If the player is at the bottom of the pack, they must still make a realistic attempt to dispose of the ball regardless of the fact that they are at the bottom of the pack. Note that if they dived on the ball before the pack formed, or "dragged it back in", then this is considered holding the ball as they do not reach this point in the decision-making process.
In this situation, it is always sufficient for a player to simply attempt a disposal, so if a player swings a kick and misses in this situation, this is considered acceptable (since they have attempted a kick) and the correct decision is play on.
A player can still be adjudged holding-the-ball in this situation if:
- given a reasonable amount of time and a realistic opportunity to dispose of the ball, they elect not to do so; or,
- given a reasonable amount of time to dispose of the ball, they do not at any stage make a realistic attempt to dispose of the ball
- they drop the ball while in the process of being tackled, without attempting to dispose of the ball legally (i.e. put the ball on the ground or hand the ball to somebody else)
Again, there is no set rule about what is considered a "reasonable amount of time" and this is at the discretion of the umpire. Whether or not a player has been presented a realistic opportunity to dispose of the ball is also up to the umpire on the day, as is what is considered a "realistic attempt" to dispose of the ball.
At the end of this decision-making process, and umpire will call for a ball up if:
- the player could not realistically dispose of the ball ("arms pinned");
- the player was given sufficient time to dispose of the ball, made an attempt to do so, but was unable to do so or the ball remained within a pack of players and did not come free
It is important to note that unless a player has not had prior opportunity, then none of this is relevant.
Reversed or "Touched" Marks
In the event an umpire blows a mark incorrectly (i.e. they call the mark too early and realise, after the whistle has gone, that the mark was dropped), the umpire may reverse the decision by immediately calling play on. In this situation, the umpire should take care not to penalise the player for the incorrect call and, unless the player has had clear prior opportunity to dispose of the ball, the umpire should call for a ball up if that player is tackled.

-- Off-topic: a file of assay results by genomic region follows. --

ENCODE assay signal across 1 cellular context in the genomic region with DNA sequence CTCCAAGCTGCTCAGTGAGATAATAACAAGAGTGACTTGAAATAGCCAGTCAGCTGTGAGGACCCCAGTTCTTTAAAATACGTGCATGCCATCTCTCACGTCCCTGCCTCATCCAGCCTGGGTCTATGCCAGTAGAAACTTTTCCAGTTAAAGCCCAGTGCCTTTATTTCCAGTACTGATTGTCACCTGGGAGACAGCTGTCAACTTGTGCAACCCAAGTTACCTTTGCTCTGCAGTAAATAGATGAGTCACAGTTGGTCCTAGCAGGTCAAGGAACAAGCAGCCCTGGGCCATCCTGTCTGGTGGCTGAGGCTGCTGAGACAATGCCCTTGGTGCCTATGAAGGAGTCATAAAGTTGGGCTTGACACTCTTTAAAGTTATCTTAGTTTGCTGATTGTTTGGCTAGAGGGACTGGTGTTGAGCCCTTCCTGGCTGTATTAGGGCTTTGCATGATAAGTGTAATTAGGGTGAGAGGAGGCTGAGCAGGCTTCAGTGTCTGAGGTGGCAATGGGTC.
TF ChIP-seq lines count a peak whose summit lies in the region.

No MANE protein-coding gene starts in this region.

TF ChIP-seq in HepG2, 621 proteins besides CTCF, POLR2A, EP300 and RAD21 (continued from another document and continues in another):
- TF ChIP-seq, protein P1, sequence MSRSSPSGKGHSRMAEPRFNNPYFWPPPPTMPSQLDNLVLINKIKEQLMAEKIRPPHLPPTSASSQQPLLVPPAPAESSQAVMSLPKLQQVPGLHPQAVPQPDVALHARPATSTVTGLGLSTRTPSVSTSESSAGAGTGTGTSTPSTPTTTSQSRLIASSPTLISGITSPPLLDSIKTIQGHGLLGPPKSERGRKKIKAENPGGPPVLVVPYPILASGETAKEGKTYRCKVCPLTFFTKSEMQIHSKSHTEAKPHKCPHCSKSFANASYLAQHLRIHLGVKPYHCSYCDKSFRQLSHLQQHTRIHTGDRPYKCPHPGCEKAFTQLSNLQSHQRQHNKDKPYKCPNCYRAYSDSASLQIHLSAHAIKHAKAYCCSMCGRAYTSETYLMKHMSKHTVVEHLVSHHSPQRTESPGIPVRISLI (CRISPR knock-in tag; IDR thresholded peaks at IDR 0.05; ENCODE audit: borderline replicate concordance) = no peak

Further, if the umpire calls "touched, play on" because a kick is touched and there is any doubt at all as to whether or not the marking player heard the call (i.e. if they "claim" the mark), then the umpire should generally give that player the benefit of the doubt and call for a ball up.
These are at the discretion of the umpire on the day, and the umpire may still call holding-the-ball provided all other holding-the-ball conditions are met and the umpire feels that the marking player had sufficient time to realistically dispose of the ball (i.e. if the umpire feels the player heard the call and there was plenty of time to decide to do otherwise).
Remember, if you are wrapped up after taking a mark and you hear the umpire calling "play on", then you should attempt to dispose of it. Most likely you have not had prior opportunity, so as long as you make a realistic attempt to dispose of the ball, you should be fine.
A player should not be penalised directly because an umpire made an incorrecAn umpire will also often call for a ball up
Dropping the Ball
It is important to note that dropping the ball is not the same thing as holding-the-ball, but (unfortunately) the signal is the same. This means that there can sometimes be confusion as to the exact meaning of a decision, and an umpire should take care to explain his or her decision in these circumstances.1
Dropping the ball can be paid at any time when the player in possession does not legally dispose of the ball and when they are being tackled. Umpires often exercise discretion in this area and will not generally pay this for fumbles or where the ball is knocked from a player's hand, provided one of the aforementioned holding-the-ball scenarios does not also apply.
However, if a player is tackled on their knees and they place the ball on the ground, then this will generally always be considered dropping the ball regardless of the length of prior opportunity or time the player has had.
Got all that?
So, you can see that an umpire's job is not as clear cut as it might seem. On top of this, an umpire must also deal with positioning, and the fact that a football field has over 40 moving pieces, many of which will conspire to block the umpire's view at the critical time!
Umpires can prepare for these situations by remembering that:
- getting yourself in the best position will help you to be able to see to make the best decision you can;
- the player with the ball should always be protected;
- community footballers (and particularly junior players) are not the same as AFL footballers and discretion should be used by umpires at all times
Remember that an Under 14's player doesn't have the same skills as a Hawthorn premiership player, so just because it's holding the ball in an AFL game doesn't mean the same thing applies at our level!
Coaches, players and spectators should be mindful that umpires are only human and need to process a complex set of rules, often with a constantly changing view of the situation and under the pressures of the match in general, including fatigue and stress. Mistakes can be made, but they are never made deliberately.